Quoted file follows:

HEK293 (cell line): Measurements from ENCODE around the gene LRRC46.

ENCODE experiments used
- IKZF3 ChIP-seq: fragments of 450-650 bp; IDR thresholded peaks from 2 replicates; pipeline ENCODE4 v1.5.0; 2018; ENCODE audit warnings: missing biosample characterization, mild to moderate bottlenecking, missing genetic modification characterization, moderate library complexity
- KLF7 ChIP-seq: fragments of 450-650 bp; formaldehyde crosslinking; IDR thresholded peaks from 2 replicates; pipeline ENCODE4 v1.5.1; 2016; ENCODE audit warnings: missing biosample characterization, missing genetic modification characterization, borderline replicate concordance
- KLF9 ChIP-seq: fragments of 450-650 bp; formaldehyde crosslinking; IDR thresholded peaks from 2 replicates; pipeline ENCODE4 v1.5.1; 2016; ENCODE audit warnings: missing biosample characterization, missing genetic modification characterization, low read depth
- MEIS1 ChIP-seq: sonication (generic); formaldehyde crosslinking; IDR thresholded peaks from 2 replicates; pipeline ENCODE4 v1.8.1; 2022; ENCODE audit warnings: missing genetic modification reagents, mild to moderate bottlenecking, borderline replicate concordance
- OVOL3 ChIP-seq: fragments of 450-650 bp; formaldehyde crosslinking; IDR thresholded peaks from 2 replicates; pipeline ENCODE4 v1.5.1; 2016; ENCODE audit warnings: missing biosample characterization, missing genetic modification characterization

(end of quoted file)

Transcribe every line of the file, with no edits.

HEK293 (cell line): Measurements from ENCODE around the gene LRRC46.

ENCODE experiments used
- IKZF3 ChIP-seq: fragments of 450-650 bp; IDR thresholded peaks from 2 replicates; pipeline ENCODE4 v1.5.0; 2018; ENCODE audit warnings: missing biosample characterization, mild to moderate bottlenecking, missing genetic modification characterization, moderate library complexity
- KLF7 ChIP-seq: fragments of 450-650 bp; formaldehyde crosslinking; IDR thresholded peaks from 2 replicates; pipeline ENCODE4 v1.5.1; 2016; ENCODE audit warnings: missing biosample characterization, missing genetic modification characterization, borderline replicate concordance
- KLF9 ChIP-seq: fragments of 450-650 bp; formaldehyde crosslinking; IDR thresholded peaks from 2 replicates; pipeline ENCODE4 v1.5.1; 2016; ENCODE audit warnings: missing biosample characterization, missing genetic modification characterization, low read depth
- MEIS1 ChIP-seq: sonication (generic); formaldehyde crosslinking; IDR thresholded peaks from 2 replicates; pipeline ENCODE4 v1.8.1; 2022; ENCODE audit warnings: missing genetic modification reagents, mild to moderate bottlenecking, borderline replicate concordance
- OVOL3 ChIP-seq: fragments of 450-650 bp; formaldehyde crosslinking; IDR thresholded peaks from 2 replicates; pipeline ENCODE4 v1.5.1; 2016; ENCODE audit warnings: missing biosample characterization, missing genetic modification characterization